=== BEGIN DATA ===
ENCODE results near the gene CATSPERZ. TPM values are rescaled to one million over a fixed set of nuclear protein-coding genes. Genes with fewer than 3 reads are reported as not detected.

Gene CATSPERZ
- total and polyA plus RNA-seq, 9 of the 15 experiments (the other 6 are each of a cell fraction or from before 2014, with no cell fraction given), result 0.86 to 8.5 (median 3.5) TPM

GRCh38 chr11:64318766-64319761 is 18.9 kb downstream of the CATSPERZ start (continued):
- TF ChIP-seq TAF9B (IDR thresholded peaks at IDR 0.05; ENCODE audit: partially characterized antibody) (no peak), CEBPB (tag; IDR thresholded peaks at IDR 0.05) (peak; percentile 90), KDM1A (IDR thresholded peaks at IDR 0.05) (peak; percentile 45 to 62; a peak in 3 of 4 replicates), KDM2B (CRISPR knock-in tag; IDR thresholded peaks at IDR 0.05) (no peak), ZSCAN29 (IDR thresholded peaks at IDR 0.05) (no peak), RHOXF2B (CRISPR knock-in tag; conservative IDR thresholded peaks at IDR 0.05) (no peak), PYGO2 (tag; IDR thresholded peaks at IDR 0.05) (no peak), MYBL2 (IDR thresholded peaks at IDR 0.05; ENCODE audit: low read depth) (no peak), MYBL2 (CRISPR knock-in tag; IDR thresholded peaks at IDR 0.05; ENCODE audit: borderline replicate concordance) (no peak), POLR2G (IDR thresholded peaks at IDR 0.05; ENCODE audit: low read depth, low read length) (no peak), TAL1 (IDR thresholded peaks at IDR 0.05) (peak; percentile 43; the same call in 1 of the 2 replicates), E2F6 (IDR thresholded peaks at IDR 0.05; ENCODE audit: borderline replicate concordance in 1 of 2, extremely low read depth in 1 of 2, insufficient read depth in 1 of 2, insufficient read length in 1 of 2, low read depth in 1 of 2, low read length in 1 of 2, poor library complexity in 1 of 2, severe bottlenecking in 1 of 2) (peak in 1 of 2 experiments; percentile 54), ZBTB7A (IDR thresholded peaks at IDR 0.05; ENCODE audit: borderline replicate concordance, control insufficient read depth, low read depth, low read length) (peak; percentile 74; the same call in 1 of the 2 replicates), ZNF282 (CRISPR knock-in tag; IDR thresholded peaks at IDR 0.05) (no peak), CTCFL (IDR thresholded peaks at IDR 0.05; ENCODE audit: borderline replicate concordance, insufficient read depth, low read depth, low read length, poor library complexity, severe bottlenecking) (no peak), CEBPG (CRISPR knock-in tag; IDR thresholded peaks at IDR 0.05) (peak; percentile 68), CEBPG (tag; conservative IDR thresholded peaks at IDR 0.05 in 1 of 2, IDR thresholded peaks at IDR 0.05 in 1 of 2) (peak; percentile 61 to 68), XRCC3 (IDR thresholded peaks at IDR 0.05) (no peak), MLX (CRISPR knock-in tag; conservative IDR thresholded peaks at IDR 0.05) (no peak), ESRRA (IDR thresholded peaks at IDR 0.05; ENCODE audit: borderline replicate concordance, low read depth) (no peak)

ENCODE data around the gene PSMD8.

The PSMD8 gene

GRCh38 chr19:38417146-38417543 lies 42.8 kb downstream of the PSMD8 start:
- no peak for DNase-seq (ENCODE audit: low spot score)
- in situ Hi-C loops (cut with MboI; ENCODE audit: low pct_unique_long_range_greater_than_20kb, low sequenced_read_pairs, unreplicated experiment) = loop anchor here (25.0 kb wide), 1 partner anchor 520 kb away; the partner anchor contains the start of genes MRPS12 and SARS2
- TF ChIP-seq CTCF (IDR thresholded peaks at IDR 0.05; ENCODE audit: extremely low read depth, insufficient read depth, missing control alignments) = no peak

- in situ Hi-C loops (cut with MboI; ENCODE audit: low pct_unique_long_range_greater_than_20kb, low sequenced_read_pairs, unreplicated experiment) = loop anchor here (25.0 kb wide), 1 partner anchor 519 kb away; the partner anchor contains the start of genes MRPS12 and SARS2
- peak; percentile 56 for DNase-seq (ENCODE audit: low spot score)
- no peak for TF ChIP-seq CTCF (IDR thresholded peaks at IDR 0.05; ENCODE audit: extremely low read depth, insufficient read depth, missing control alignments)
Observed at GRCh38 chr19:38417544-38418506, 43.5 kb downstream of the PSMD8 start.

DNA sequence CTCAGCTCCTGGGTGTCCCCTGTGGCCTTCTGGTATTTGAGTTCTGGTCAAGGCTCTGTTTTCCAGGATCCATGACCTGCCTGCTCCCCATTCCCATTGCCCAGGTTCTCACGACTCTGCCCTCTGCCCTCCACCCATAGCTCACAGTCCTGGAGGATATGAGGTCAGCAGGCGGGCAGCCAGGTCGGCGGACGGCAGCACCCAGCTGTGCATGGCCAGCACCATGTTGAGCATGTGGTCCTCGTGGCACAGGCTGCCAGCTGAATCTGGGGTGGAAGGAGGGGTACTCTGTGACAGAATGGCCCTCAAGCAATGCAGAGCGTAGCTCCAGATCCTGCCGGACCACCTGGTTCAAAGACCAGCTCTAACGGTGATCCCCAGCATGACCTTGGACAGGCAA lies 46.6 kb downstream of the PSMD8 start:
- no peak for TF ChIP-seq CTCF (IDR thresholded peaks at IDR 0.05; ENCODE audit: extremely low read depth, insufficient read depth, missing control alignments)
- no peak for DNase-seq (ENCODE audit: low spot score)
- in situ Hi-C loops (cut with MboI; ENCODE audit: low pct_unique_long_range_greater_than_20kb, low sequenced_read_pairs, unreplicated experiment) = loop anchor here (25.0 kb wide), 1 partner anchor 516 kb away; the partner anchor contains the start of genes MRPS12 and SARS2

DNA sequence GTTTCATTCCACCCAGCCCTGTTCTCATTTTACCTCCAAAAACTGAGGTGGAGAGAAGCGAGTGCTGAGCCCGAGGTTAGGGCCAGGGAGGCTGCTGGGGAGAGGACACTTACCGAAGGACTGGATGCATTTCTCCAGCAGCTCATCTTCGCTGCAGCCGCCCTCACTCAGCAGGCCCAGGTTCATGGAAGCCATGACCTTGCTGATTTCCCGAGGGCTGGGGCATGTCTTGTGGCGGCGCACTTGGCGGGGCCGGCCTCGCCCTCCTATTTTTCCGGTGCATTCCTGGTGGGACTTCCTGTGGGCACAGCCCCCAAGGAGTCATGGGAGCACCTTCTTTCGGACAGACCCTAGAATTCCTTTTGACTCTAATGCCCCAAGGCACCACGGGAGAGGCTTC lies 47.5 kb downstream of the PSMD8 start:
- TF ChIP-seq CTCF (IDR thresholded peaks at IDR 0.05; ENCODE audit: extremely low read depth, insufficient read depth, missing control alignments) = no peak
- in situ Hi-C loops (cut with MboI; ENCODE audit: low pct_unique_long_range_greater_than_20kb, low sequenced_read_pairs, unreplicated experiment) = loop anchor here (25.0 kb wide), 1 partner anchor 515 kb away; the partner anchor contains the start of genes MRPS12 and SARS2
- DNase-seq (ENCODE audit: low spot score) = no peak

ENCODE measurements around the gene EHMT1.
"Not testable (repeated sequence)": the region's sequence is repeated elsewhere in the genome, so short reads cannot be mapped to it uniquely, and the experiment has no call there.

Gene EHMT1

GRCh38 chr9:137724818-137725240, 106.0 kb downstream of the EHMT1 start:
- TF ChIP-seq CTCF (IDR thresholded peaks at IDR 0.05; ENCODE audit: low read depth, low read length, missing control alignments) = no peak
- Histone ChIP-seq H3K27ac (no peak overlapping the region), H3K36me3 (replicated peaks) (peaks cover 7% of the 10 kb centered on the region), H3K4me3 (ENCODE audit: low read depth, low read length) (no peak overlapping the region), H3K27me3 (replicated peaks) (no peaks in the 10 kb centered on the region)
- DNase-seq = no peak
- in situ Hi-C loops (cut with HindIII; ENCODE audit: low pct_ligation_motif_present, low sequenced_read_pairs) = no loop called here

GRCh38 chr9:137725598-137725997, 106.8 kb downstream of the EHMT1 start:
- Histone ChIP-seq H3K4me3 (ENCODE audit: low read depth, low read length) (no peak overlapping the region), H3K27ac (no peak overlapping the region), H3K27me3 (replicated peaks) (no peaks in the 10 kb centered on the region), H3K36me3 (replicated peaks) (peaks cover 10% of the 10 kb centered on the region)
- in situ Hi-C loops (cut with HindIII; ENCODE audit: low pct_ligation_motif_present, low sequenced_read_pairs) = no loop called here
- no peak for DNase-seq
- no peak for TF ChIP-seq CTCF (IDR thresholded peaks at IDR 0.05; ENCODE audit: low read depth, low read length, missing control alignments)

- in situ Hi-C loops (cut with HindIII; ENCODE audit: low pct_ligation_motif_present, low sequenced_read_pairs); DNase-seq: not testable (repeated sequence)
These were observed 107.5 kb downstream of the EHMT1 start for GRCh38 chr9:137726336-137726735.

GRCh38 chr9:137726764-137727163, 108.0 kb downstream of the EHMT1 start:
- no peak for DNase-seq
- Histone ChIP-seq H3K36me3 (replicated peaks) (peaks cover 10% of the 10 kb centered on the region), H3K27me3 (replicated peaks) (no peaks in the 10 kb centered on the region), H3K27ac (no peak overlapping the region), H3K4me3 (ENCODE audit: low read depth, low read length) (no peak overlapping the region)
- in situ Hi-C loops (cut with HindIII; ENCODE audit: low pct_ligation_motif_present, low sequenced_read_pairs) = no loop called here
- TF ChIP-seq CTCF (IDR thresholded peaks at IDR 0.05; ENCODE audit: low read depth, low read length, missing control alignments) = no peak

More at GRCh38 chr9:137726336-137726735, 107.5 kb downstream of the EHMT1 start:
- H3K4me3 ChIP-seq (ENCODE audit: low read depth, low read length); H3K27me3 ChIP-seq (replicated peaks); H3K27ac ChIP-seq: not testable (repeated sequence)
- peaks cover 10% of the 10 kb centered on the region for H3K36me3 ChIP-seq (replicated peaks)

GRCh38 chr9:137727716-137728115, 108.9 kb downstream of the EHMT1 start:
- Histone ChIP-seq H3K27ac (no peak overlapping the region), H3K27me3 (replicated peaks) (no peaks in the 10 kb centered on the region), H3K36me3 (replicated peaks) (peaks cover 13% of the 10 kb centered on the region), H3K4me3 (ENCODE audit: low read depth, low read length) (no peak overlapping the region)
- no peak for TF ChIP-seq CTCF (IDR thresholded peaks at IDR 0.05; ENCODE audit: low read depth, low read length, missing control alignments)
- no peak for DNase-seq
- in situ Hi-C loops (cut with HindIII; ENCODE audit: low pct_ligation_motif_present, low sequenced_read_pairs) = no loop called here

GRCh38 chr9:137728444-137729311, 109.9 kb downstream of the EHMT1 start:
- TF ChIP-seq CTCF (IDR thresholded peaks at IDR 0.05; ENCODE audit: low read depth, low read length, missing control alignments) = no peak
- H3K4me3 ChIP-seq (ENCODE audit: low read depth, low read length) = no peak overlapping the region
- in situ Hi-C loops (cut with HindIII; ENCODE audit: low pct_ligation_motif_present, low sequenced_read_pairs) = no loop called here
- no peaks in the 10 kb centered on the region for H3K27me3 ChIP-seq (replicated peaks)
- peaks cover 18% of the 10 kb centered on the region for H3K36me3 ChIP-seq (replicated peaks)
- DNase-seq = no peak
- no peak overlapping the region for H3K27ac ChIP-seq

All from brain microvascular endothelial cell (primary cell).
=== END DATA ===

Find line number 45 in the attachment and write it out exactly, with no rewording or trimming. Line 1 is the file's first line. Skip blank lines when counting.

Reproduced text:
- H3K4me3 ChIP-seq (ENCODE audit: low read depth, low read length); H3K27me3 ChIP-seq (replicated peaks); H3K27ac ChIP-seq: not testable (repeated sequence)